Japan has been slow to embrace wind energy. Two decades since the very first developments, the country still has less than 5 GW of wind power generation, almost all of it onshore. That’s a fifth of the UK, another island nation with half the population and GDP.
Since the commitment to decarbonization made in October 2020, however, the government has embraced wind power as one of its top priorities for the future energy mix. Most of the government’s plans center on development of wind generation offshore. Still, the depth of the waters around Japan makes today’s top commercial turbines, which are fixed to the sea floor, less effective.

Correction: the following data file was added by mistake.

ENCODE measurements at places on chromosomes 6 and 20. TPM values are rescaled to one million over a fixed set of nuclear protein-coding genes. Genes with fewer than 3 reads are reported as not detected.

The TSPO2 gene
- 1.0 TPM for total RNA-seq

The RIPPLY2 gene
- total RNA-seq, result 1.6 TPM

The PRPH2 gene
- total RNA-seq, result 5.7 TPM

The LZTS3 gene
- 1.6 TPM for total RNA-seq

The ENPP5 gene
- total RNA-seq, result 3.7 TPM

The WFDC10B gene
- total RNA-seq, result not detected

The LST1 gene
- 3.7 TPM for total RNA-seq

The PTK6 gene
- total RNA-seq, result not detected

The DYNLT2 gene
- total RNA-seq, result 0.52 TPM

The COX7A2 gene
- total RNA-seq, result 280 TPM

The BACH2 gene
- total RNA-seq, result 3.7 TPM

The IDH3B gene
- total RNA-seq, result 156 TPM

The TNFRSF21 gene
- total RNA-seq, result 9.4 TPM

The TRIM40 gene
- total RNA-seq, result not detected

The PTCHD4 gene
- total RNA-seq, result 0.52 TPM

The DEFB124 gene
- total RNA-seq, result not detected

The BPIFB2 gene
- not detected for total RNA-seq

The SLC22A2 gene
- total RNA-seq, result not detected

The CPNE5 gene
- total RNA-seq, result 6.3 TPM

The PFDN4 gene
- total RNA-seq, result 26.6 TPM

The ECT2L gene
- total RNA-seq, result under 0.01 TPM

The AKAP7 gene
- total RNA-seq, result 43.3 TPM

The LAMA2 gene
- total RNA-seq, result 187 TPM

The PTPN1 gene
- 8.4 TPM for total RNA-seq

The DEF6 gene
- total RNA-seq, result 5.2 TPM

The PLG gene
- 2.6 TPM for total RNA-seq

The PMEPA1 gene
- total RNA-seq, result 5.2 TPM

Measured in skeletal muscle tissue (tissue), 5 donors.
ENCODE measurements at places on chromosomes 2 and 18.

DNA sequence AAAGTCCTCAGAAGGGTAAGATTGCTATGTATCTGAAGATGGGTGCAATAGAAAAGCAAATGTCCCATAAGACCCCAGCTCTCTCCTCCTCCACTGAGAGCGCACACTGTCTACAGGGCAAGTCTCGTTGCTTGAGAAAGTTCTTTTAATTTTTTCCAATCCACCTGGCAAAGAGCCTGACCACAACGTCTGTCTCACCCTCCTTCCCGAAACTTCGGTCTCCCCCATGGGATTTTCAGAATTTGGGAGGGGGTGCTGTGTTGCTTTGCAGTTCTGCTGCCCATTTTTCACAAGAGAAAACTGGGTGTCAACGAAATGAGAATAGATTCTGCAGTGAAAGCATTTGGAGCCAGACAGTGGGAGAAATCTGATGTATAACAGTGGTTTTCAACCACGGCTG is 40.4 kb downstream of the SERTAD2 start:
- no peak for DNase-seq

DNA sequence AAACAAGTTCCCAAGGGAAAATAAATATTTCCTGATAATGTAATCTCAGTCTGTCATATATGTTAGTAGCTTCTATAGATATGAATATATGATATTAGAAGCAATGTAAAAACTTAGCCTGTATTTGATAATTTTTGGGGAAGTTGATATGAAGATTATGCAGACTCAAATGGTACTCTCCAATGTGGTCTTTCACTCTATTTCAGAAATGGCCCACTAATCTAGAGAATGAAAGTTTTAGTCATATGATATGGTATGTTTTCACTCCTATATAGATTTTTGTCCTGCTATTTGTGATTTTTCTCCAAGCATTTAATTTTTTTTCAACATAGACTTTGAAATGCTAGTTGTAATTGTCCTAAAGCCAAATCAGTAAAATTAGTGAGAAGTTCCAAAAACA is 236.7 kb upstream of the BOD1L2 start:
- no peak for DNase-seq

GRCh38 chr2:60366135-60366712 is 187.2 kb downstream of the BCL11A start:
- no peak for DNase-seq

That’s why Japan has embarked on an ambitious program not only to catch up with European peers in offshore wind, but also to develop floating offshore wind turbines that would make better use of its strong sea winds.
The differences between a wind turbine installation fixed to the sea floor and one that floats are not trivial and extend to manufacturing, transportation, and assembly, as well as operations. Below is the plan of how Japan’s public and private actors aim to get ahead in floating offshore wind.